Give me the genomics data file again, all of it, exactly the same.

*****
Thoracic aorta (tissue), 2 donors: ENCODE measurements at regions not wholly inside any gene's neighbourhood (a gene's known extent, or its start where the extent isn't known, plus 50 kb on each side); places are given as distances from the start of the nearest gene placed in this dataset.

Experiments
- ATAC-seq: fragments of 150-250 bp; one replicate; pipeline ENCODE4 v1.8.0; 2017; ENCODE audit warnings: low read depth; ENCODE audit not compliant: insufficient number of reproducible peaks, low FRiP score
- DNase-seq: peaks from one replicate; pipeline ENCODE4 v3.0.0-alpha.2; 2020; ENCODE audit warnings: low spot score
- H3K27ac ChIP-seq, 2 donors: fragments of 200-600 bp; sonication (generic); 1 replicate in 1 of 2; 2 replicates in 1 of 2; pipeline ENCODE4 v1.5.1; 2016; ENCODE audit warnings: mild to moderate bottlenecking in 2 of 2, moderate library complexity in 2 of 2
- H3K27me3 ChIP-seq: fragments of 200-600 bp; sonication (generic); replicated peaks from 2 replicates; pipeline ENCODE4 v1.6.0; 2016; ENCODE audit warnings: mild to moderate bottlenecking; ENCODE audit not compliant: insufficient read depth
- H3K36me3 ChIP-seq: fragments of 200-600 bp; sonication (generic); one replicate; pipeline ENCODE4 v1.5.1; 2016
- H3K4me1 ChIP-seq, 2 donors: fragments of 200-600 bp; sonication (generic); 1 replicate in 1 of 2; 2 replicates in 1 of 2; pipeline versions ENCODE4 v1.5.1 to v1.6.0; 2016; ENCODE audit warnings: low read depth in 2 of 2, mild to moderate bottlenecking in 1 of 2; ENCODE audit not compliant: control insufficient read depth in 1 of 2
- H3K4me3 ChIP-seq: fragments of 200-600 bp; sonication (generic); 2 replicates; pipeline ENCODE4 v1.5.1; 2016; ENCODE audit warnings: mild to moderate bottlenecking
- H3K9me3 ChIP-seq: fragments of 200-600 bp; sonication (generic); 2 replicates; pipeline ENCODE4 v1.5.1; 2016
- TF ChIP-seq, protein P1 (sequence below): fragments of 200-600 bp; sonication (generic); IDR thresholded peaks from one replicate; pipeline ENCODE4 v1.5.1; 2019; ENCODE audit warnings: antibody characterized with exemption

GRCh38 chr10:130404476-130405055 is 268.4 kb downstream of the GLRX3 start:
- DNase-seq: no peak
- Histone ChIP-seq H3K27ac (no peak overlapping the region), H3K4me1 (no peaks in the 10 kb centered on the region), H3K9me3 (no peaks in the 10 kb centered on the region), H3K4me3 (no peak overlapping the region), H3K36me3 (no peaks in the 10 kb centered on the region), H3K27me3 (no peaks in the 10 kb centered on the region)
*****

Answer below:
Thoracic aorta (tissue), 2 donors: ENCODE measurements at regions not wholly inside any gene's neighbourhood (a gene's known extent, or its start where the extent isn't known, plus 50 kb on each side); places are given as distances from the start of the nearest gene placed in this dataset.

Experiments
- ATAC-seq: fragments of 150-250 bp; one replicate; pipeline ENCODE4 v1.8.0; 2017; ENCODE audit warnings: low read depth; ENCODE audit not compliant: insufficient number of reproducible peaks, low FRiP score
- DNase-seq: peaks from one replicate; pipeline ENCODE4 v3.0.0-alpha.2; 2020; ENCODE audit warnings: low spot score
- H3K27ac ChIP-seq, 2 donors: fragments of 200-600 bp; sonication (generic); 1 replicate in 1 of 2; 2 replicates in 1 of 2; pipeline ENCODE4 v1.5.1; 2016; ENCODE audit warnings: mild to moderate bottlenecking in 2 of 2, moderate library complexity in 2 of 2
- H3K27me3 ChIP-seq: fragments of 200-600 bp; sonication (generic); replicated peaks from 2 replicates; pipeline ENCODE4 v1.6.0; 2016; ENCODE audit warnings: mild to moderate bottlenecking; ENCODE audit not compliant: insufficient read depth
- H3K36me3 ChIP-seq: fragments of 200-600 bp; sonication (generic); one replicate; pipeline ENCODE4 v1.5.1; 2016
- H3K4me1 ChIP-seq, 2 donors: fragments of 200-600 bp; sonication (generic); 1 replicate in 1 of 2; 2 replicates in 1 of 2; pipeline versions ENCODE4 v1.5.1 to v1.6.0; 2016; ENCODE audit warnings: low read depth in 2 of 2, mild to moderate bottlenecking in 1 of 2; ENCODE audit not compliant: control insufficient read depth in 1 of 2
- H3K4me3 ChIP-seq: fragments of 200-600 bp; sonication (generic); 2 replicates; pipeline ENCODE4 v1.5.1; 2016; ENCODE audit warnings: mild to moderate bottlenecking
- H3K9me3 ChIP-seq: fragments of 200-600 bp; sonication (generic); 2 replicates; pipeline ENCODE4 v1.5.1; 2016
- TF ChIP-seq, protein P1 (sequence below): fragments of 200-600 bp; sonication (generic); IDR thresholded peaks from one replicate; pipeline ENCODE4 v1.5.1; 2019; ENCODE audit warnings: antibody characterized with exemption

GRCh38 chr10:130404476-130405055 is 268.4 kb downstream of the GLRX3 start:
- DNase-seq: no peak
- Histone ChIP-seq H3K27ac (no peak overlapping the region), H3K4me1 (no peaks in the 10 kb centered on the region), H3K9me3 (no peaks in the 10 kb centered on the region), H3K4me3 (no peak overlapping the region), H3K36me3 (no peaks in the 10 kb centered on the region), H3K27me3 (no peaks in the 10 kb centered on the region)